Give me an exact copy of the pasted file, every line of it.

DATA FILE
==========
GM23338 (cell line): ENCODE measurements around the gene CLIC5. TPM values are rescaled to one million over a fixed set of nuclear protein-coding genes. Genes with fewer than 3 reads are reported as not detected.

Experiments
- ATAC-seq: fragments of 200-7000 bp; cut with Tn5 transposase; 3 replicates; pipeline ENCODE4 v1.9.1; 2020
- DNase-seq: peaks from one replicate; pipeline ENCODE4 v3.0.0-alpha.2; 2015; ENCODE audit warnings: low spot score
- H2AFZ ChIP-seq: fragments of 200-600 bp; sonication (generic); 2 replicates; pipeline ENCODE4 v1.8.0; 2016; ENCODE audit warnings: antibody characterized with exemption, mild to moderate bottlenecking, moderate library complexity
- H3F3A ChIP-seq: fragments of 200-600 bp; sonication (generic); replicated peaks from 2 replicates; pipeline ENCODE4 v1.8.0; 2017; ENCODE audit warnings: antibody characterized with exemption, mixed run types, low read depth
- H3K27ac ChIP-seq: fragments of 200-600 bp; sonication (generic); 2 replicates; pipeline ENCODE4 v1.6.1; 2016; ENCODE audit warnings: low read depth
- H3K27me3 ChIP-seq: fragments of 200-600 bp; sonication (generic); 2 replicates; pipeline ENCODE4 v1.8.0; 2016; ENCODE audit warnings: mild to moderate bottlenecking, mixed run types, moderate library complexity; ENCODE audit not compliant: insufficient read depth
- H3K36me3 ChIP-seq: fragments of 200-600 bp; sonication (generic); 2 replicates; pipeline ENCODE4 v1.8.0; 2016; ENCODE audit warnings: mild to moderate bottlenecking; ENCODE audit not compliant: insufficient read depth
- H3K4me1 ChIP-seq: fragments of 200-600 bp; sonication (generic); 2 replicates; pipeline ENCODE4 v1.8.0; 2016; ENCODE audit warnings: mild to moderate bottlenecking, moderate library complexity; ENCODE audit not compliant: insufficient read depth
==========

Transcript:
GM23338 (cell line): ENCODE measurements around the gene CLIC5. TPM values are rescaled to one million over a fixed set of nuclear protein-coding genes. Genes with fewer than 3 reads are reported as not detected.

Experiments
- ATAC-seq: fragments of 200-7000 bp; cut with Tn5 transposase; 3 replicates; pipeline ENCODE4 v1.9.1; 2020
- DNase-seq: peaks from one replicate; pipeline ENCODE4 v3.0.0-alpha.2; 2015; ENCODE audit warnings: low spot score
- H2AFZ ChIP-seq: fragments of 200-600 bp; sonication (generic); 2 replicates; pipeline ENCODE4 v1.8.0; 2016; ENCODE audit warnings: antibody characterized with exemption, mild to moderate bottlenecking, moderate library complexity
- H3F3A ChIP-seq: fragments of 200-600 bp; sonication (generic); replicated peaks from 2 replicates; pipeline ENCODE4 v1.8.0; 2017; ENCODE audit warnings: antibody characterized with exemption, mixed run types, low read depth
- H3K27ac ChIP-seq: fragments of 200-600 bp; sonication (generic); 2 replicates; pipeline ENCODE4 v1.6.1; 2016; ENCODE audit warnings: low read depth
- H3K27me3 ChIP-seq: fragments of 200-600 bp; sonication (generic); 2 replicates; pipeline ENCODE4 v1.8.0; 2016; ENCODE audit warnings: mild to moderate bottlenecking, mixed run types, moderate library complexity; ENCODE audit not compliant: insufficient read depth
- H3K36me3 ChIP-seq: fragments of 200-600 bp; sonication (generic); 2 replicates; pipeline ENCODE4 v1.8.0; 2016; ENCODE audit warnings: mild to moderate bottlenecking; ENCODE audit not compliant: insufficient read depth
- H3K4me1 ChIP-seq: fragments of 200-600 bp; sonication (generic); 2 replicates; pipeline ENCODE4 v1.8.0; 2016; ENCODE audit warnings: mild to moderate bottlenecking, moderate library complexity; ENCODE audit not compliant: insufficient read depth